What is the Language of Bali, Indonesia?

Bali Language

What is the language of Bali?

  • There are two languages spoken in Bali, Bahasa Indonesia and Balinese or simply Bali
  • Bali is an small Island located in Indonesia, South East Asia
  • Bahasa (Bhāṣa or Basa) is the Indonesian word for ‘language’
  • Bahasa Indonesia is the national language spoken in Indonesia
  • Etymology studies have shown that Bahasa Indonesia, the language of Bali, has it’s origins in the Malaysian language
  • Balinese is the local language but most people communicate through Bahasa Indonesia
  • Incredibly there are over 700 languages through the islands of Indonesia

Prepare to Travel, Learn the Language of Bali

If, like me, you like to prepare a few key phrases in the language of your destination country, then you are in the right place.

Local Farmer – Photo by Who’s Danilo ? on Unsplash

I hate the feeling of embarrassment which comes when on holiday and not being able to speak even the slightest bit of the local language. The onus should never be on a local person to speak English and definitely you should avoid miming and charades at all costs!

Having a few phrases in any local tongue, the language of Bali, can work wonders on the natives. Naturally friendly people, Balinese citizens are used to tourists but why not disarm them and at least show them you are willing to attempt to speak the Balinese language be it Bahasa Indonesia or the local Balinese language. In general the locals are very excited when any tourists make the effort even if your pronunciation has dogs covering their ears at such abuses of the Indonesian languages! 🙂

Though used to English speaking tourists, in a lot of areas of the Island of Bali, not everyone speaks English and so you will no doubt experience some difficulty in communication. To have a few common words and phrase in your repertoire will be useful. It’s pretty simple to learn a few phrases to get you going

Balinese man – Photo by Maksym Ivashchenko on Unsplash

Language of Bali, Should I learn Balinese or Bahasa Indonesia?

As of 2011, less than a third of the Islanders still used the Balinese language.

So, for the purposes of this little language lesson we will provide you with some key language phrases in Bahasa Indonesia.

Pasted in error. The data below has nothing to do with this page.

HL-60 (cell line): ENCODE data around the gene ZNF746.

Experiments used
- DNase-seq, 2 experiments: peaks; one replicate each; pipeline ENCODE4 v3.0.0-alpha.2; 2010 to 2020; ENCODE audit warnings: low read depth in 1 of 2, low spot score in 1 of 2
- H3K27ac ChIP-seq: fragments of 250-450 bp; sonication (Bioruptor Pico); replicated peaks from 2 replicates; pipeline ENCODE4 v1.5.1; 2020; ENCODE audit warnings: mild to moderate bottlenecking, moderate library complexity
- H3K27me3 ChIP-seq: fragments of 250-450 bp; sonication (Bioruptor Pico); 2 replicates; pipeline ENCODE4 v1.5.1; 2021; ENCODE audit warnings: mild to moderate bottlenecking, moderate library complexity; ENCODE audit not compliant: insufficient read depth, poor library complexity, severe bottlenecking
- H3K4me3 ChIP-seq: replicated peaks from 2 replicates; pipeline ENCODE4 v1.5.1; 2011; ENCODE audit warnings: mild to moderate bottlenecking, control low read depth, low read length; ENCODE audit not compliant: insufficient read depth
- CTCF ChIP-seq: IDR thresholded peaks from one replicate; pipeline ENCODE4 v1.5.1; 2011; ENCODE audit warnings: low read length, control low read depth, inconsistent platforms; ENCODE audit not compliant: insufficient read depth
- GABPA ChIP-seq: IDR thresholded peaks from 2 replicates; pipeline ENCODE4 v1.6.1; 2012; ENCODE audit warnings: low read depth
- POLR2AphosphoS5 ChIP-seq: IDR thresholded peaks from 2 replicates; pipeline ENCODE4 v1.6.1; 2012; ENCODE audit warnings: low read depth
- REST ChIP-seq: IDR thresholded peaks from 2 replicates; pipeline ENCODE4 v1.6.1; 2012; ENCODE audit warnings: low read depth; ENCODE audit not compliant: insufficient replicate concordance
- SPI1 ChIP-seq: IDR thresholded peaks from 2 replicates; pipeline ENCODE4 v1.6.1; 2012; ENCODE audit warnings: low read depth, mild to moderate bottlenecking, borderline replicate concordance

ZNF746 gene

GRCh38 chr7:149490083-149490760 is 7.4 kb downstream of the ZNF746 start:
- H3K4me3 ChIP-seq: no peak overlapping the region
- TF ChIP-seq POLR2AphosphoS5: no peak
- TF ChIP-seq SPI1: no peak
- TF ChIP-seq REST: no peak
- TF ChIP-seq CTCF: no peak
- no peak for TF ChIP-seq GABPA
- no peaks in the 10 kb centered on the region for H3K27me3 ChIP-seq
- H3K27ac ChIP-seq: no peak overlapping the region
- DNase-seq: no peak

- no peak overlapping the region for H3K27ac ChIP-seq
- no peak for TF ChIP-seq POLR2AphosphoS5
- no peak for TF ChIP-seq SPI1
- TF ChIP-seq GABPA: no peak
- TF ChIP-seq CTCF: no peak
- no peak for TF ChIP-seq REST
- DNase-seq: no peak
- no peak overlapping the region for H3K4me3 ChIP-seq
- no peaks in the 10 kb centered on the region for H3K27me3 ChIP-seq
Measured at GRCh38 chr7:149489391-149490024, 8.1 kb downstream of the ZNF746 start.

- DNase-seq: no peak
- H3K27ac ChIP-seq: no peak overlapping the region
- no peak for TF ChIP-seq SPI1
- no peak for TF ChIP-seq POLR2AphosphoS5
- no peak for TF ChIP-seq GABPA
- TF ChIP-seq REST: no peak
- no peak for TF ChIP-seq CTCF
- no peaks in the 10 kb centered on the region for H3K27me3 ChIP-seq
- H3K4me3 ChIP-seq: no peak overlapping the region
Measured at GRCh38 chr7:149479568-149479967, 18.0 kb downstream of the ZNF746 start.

However, if you are so inclined you can also go more in-depth by following this FREE language course by duolingo. No hidden extras and indeed use it for all your future language lessons pre holiday.

Below we’ve outlined some basic Indonesian phrases to get you going. It may be worth printing or taking a screenshot of these in advance of your trip.

Greetings
EnglishIndonesianPronounciation
Hello, how are you?Hai, apa kebar?Hi, a-pah kha-bar
Good morningSelmat pagiSe-lah-mutt par-ghee
Good daySelamat siangSe-la-mutt see-ahng
Good afternoonSelamat soreSe-la-mutt sore-ray
Good eveningSelemat petangSe-la-mat phe-tounge
Good nightSelemat malamSe-la-mutt mah-lahm
Good byeSampai jumpaSam-pai joom-par
Important Words
English IndonesianPronounciation
NoTidakTi-duck
YesYaYa
Thank youTermisa Te-ri-mah-car-see
SorryMaafma-af
HelpTolong!To-Long
WhereDimanaDi-ma-na
WhatApaA-pah
WhenKapanKa-pan
How muchBerapaBe-ra-pah
Excuse mePersmisiPer-me-see

We’re so kind here at TravelSpock that we even put a few words together so you can sound like a native when you’re out and about taking in the sights and sounds of Bali.

How are you?Apa Kabar?A-pah kha-bar
My name is…Nama saya…Na-ma sa-ya
Let’s eatAyo makana-yo ma-kahn
I’m hungrySaya laparSa-ya La-parr
I’m thirstySaya hausSa-ya ha-us
I wantSaya mauSa-ya ma-woo
HotPanaspha-nas
ColdDinginDee-ngin
Take awayBungkusBung-kus
Dine inMakan di siniMa-kagn di si-ni
Not SpicyTidak pedasTi-duck pe-das
Bali learn the language
Woman in Bali – Photo by Artem Beliaikin on Unsplash

Bali Village where 80% use their own sign language

The little known village of Bengkala on the island of Bali is and unusual one. The village has been home to a large number of deaf people for many generations. Incredibly, 40% of it’s 3000 population are deaf.

From the 1960s greater efforts were made to integrate them into the local village life. Nowadays they are treated as equals. Life in this small little village very much revolves around them nowadays.

Deaf of Bengkala – photo Journal.ie

The community, not just the deaf, have their own unique sign language called Kata Kolok. It is different to international and Indonesian sign language. It has very much grown organically over generations. If you would like to more more about this sign language you can watch this short video.

Enjoy Bali

If you have read this article and travel to the Island. If you learned some of the language. We would love to hear from you. Help us update some useful phrases here for future travellers and share some pictures. This is a fluid article about the language of Bali and would welcome your input.

Further reading

Interested in Yoga? Every March the area of Ubud holds an annual Spirit Festival. The festival is truly about yoga, healing, music, and dance and attracts over 5000 people every year from around the world.  You can read more here.

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